Sesame Place Schools Us in Bad Crisis Response

Thom Weidlich 07.28.22


Sesame Place, a theme park near Philadelphia based on Sesame Street, the children’s-education TV show, recently educated us on the importance of getting a crisis statement right the first time. Indeed, the company had to go back to the blackboard — more than once. The incident also shows the importance of emotion over logic in crisis response.

On Saturday, July 16, the performer portraying Sesame Street character Rosita (pictured) during a parade at the park allegedly refused to hug two Black 6-year-old girls who were waving at her, and then hugged a white girl next to them. Jodi Brown, the mother and aunt of the girls, filmed the incident, which went viral on social media. The backlash has been intense, including protestors outside the park.

Sesame Place Philadelphia, owned by Orlando, Florida-based SeaWorld Parks & Entertainment, issued a statement the day after the incident.

This first statement started out standard enough, with a general paean to the company’s commitment to inclusiveness. But then it got too defensive and in the weeds. The performer was actually waving “no” to someone who wanted Rosita to hold a baby for a photo, which isn’t allowed, Sesame Place said. And the characters’ costumes make it hard “to see at lower levels and sometimes our performers miss hug requests from guests,” it said.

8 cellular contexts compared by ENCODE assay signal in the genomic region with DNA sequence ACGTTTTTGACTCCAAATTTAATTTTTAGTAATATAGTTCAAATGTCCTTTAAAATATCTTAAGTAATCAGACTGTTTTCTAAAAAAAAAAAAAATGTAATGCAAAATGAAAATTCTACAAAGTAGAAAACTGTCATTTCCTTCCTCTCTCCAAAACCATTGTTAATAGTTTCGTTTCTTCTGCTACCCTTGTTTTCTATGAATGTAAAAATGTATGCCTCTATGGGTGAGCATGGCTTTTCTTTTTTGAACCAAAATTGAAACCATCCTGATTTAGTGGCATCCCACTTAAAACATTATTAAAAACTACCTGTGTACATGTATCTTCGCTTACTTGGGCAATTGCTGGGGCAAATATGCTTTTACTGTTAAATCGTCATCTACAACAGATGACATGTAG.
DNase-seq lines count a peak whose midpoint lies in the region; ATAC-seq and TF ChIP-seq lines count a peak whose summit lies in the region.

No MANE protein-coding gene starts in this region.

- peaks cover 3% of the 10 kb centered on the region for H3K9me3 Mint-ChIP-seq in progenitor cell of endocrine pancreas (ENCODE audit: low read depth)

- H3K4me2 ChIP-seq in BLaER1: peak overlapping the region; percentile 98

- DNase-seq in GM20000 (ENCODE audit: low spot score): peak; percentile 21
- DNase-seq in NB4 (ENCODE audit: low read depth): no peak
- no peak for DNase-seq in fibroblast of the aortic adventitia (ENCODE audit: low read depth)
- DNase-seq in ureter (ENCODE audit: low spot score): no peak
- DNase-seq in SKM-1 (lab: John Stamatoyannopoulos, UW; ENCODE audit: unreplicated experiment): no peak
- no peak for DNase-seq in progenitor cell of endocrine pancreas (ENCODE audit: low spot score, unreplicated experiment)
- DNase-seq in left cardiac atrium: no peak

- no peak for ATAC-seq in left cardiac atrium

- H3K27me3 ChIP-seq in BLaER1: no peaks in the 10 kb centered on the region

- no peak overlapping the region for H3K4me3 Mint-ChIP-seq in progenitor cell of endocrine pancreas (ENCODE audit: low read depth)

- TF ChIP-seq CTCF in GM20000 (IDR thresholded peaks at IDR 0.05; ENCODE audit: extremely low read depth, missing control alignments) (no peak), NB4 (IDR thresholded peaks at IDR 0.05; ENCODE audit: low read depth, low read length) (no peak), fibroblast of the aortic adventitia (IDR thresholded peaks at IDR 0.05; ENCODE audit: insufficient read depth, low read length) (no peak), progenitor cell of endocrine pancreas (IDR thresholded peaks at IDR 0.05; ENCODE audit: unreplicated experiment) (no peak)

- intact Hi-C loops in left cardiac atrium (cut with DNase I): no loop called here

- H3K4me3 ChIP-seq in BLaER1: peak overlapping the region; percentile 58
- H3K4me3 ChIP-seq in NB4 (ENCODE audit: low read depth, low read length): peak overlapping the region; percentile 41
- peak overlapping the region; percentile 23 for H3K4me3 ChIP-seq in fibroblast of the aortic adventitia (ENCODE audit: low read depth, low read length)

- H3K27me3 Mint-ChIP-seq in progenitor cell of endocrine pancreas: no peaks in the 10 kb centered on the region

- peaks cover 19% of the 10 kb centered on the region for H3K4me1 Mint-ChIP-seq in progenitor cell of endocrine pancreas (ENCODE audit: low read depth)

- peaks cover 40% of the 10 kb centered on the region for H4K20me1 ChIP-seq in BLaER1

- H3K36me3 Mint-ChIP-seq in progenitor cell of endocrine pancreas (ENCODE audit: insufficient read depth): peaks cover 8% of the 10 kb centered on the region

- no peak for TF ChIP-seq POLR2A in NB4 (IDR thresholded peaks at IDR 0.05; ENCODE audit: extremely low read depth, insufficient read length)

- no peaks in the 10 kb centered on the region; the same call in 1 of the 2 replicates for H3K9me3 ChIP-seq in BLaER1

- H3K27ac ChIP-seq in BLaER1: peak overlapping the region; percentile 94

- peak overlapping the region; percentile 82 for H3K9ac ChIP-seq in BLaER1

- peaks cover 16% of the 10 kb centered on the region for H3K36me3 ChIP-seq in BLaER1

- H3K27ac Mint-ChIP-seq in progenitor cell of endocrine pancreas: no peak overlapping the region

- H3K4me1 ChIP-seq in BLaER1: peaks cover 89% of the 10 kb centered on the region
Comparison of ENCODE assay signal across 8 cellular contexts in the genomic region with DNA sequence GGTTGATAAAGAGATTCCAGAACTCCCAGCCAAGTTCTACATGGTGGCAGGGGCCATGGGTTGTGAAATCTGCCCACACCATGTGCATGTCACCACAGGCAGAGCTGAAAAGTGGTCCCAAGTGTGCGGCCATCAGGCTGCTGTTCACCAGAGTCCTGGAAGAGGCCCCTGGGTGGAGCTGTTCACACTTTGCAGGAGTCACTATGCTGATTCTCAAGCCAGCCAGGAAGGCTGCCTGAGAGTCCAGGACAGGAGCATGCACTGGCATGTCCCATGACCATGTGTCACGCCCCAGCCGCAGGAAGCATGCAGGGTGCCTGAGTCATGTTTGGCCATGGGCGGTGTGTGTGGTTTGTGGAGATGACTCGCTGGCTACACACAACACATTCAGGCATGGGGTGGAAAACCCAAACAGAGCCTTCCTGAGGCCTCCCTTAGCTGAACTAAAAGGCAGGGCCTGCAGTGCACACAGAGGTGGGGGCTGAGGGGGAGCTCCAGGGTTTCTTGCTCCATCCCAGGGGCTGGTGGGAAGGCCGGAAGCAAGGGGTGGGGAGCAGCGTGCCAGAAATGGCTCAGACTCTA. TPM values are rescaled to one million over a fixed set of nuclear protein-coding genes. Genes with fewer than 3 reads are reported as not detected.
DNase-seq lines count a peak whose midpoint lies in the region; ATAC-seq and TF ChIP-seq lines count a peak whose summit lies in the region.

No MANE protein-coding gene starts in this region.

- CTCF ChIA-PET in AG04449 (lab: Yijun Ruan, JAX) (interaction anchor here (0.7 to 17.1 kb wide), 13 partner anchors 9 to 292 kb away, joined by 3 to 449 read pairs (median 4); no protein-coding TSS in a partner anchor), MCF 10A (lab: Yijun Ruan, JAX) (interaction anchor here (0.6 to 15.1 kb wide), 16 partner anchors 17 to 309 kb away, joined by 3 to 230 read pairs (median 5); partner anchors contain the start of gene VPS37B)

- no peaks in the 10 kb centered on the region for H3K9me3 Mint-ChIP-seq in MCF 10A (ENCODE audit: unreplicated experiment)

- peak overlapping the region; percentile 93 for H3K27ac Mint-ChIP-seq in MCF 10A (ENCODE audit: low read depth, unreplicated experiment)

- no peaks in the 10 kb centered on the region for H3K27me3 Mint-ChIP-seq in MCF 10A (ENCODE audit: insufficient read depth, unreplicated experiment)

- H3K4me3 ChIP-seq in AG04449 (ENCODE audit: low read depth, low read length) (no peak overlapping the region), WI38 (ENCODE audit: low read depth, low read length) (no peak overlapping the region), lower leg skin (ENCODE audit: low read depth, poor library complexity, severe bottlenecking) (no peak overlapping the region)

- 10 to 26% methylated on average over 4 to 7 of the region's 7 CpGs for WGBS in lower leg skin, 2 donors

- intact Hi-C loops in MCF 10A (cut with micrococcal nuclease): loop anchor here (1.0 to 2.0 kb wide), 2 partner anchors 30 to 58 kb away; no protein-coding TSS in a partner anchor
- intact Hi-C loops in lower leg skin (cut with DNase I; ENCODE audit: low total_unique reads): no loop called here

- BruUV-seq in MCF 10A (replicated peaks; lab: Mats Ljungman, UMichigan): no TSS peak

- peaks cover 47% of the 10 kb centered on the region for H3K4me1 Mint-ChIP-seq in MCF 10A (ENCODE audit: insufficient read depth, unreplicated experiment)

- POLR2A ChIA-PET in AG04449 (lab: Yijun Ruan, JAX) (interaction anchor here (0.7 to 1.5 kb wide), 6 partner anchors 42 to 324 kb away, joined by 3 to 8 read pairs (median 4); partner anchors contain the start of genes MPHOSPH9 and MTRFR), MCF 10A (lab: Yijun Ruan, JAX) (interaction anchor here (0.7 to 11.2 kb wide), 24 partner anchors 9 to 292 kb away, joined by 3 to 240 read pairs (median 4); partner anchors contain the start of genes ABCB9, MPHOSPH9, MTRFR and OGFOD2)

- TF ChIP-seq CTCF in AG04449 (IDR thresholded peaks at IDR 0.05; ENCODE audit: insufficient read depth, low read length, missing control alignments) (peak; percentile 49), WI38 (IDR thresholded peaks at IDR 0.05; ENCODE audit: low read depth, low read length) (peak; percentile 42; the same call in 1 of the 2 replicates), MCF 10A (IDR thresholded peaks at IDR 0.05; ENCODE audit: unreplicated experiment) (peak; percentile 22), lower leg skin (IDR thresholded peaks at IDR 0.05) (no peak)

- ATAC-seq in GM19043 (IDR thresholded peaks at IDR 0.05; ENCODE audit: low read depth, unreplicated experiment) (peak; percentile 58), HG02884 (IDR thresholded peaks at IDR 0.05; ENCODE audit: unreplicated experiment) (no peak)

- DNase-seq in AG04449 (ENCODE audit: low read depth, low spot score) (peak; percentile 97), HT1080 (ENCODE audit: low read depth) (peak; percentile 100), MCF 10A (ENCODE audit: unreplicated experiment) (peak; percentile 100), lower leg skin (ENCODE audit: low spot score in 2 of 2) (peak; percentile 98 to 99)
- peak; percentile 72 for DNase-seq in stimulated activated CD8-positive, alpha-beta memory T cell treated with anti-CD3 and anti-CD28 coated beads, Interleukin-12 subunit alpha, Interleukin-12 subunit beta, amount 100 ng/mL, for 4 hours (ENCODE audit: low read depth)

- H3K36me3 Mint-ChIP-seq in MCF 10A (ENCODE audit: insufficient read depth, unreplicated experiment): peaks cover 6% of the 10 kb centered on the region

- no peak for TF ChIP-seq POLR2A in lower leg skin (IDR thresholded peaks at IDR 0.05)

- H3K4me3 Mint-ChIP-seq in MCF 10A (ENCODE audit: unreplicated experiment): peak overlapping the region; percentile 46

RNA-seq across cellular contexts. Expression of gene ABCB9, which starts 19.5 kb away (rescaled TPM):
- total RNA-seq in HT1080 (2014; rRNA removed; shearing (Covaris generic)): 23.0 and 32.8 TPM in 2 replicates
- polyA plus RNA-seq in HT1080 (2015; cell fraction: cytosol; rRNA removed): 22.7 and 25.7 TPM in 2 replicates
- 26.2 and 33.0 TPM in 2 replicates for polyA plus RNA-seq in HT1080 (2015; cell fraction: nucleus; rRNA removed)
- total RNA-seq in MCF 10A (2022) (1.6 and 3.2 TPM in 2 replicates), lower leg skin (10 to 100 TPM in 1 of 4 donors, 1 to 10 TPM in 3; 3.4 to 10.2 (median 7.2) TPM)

The park regretted the misunderstanding and invited the family to return and meet with the Sesame Street characters. Still, it was too much self-justification and not enough apology. It’s not what people want to hear when they feel they’ve been wronged.

“The apology was not well received, and more families began coming forward with allegations and videos alleging similar experiences at the park,” Fox29 Philadelphia wrote. “The words landed with a thud, leading to a second statement from the park Monday,” the Los Angeles Times reported.

The second statement was more self-flogging. Sesame Place apologized again and said the incident was “not ok. We are taking actions to do better. We are committed to making this right.” It would provide bias training for employees, it said, a smart move because it showed the company at least doing something.

Press Conference

Yet, it wasn’t enough. On July 20 Jodi Brown and her lawyer held a press conference demanding more action, a better apology and the employee in question be fired. They threatened to sue. (A different Black family sued yesterday.)

The presser apparently coaxed the park into putting out a third statement, according to Fox29. This one can fairly be described as groveling. It reiterated that the incident was “unacceptable.” “We are heartbroken by what these young girls and this family experienced in our park,” it wrote.

So what happened? Sesame Place came to see that crisis response often isn’t about defending oneself, but about what your stakeholders feel they experienced. The company was no longer trying to find explanations or excuses.

Photo Credit: Viaval Tours/Shutterstock

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